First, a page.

The Animal Welfare Board of India on Friday withdrew its earlier “appeal” to “all cow lovers” to hug a cow on Valentine’s Day that had evoked reactions of ridicule and sarcasm on social media and words of caution from animal behaviour experts.
“As directed by the competent authority and ministry of fisheries, animal husbandry and dairying, the appeal issued by the Board for celebration of cow hug day on February 14 stands withdrawn,” the Board said in a note on its website.
The Board had posted its earlier appeal on February 8 urging all cow lovers in the country to celebrate February 14 as cow hug day, “keeping in mind the importance of mother cow”, and saying it would yield “happiness” and “positive energy.”
A Board’s official who had told The Telegraph on February 8 that the appeal had been issued “under a direction from the ministry” was not available on Friday to explain the decision to withdraw the appeal.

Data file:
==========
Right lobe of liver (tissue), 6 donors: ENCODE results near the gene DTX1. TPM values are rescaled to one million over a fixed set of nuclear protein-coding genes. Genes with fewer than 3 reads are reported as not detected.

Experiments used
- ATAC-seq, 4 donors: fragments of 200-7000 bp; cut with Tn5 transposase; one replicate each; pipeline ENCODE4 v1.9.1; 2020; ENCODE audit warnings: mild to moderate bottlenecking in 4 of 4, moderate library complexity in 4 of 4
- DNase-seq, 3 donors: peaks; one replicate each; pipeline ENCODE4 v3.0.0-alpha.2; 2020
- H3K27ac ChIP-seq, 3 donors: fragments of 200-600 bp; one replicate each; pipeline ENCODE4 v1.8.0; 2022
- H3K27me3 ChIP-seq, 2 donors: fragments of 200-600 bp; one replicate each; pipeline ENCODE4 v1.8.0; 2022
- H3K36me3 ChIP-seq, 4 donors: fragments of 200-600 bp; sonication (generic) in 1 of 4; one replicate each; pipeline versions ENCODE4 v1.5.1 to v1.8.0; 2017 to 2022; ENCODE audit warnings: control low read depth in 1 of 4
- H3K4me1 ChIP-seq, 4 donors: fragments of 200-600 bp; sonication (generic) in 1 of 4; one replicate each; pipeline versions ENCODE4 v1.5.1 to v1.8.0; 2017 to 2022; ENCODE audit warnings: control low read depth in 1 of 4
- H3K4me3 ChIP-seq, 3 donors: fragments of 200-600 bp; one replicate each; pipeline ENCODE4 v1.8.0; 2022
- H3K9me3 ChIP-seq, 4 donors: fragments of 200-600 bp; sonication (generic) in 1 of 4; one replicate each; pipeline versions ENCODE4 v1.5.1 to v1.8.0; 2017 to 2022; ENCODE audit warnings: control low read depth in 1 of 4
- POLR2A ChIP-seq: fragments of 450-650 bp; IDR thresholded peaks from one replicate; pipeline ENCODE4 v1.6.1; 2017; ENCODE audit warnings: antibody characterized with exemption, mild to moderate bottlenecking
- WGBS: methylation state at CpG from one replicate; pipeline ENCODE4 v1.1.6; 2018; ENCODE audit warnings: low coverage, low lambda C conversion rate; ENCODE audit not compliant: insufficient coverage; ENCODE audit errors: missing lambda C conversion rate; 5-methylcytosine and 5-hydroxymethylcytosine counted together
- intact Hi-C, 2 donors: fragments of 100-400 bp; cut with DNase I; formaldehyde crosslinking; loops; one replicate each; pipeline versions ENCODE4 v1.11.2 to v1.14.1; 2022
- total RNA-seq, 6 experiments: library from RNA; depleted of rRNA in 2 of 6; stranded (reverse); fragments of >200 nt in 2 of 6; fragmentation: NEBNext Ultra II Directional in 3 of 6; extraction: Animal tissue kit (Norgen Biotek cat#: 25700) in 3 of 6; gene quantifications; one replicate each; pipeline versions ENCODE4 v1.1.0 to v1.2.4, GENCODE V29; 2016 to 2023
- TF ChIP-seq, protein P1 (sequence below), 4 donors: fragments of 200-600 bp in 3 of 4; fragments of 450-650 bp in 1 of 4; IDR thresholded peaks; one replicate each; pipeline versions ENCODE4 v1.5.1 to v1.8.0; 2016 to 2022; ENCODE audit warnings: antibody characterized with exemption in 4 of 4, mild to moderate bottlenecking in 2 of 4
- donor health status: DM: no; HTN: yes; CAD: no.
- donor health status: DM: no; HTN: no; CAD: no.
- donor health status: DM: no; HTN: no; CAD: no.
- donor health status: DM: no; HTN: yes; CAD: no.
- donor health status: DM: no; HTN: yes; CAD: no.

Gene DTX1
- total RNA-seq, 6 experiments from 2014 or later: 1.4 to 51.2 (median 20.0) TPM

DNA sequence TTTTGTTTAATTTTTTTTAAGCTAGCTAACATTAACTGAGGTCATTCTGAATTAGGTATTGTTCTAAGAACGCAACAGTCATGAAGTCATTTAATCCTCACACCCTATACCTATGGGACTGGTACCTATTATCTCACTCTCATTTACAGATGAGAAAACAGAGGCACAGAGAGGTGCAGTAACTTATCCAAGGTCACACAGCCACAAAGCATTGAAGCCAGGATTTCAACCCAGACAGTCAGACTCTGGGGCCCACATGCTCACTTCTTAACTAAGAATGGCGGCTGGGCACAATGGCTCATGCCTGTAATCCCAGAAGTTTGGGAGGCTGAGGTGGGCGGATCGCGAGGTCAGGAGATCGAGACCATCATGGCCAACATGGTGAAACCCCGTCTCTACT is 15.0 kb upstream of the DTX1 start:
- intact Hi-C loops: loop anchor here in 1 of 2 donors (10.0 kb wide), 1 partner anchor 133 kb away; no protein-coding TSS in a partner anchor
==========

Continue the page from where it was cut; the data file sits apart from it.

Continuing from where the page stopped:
The appeal as well as its withdrawal triggered mirth on social media platforms.
A February 8 post on Twitter had said: “Even government is admitting that there is no other way Bhakts are going to get any hugs in February, so better go hug a cow.”
Another post said: “Unclear whether bovine consent is required, but you’ll find out no doubt.” And WhatsApp users since February 8 shared another post on Twitter titled “It’s not that easy” featuring an old video clip in which a cow is seen kicking BJP leader G.V.L. Narasimha Rao in Andhra Pradesh as he tried to approach the animal.
After the Board’s withdrawal note, one Twitter user posted: “Bad news for couples. Thought they’ll escape as BJP guys will be occupied with cows. Too bad. Will get thrashed this year too.”
Sections of social scientists had interpreted the Board’s February 8 appeal as in line with efforts to portray Valentine’s Day as a “western import,” and a plan to symbolically appropriate February 14 through the cow.
Animal behaviour experts had cautioned after the Board issued the cow hug appeal that cows might find novelty fearful and become aggressive.
A textbook on cattle behaviour has underlined that cattle are generally afraid of sudden changes in routine and could interpret sudden movements, sudden noises or prolonged eye contact as threats.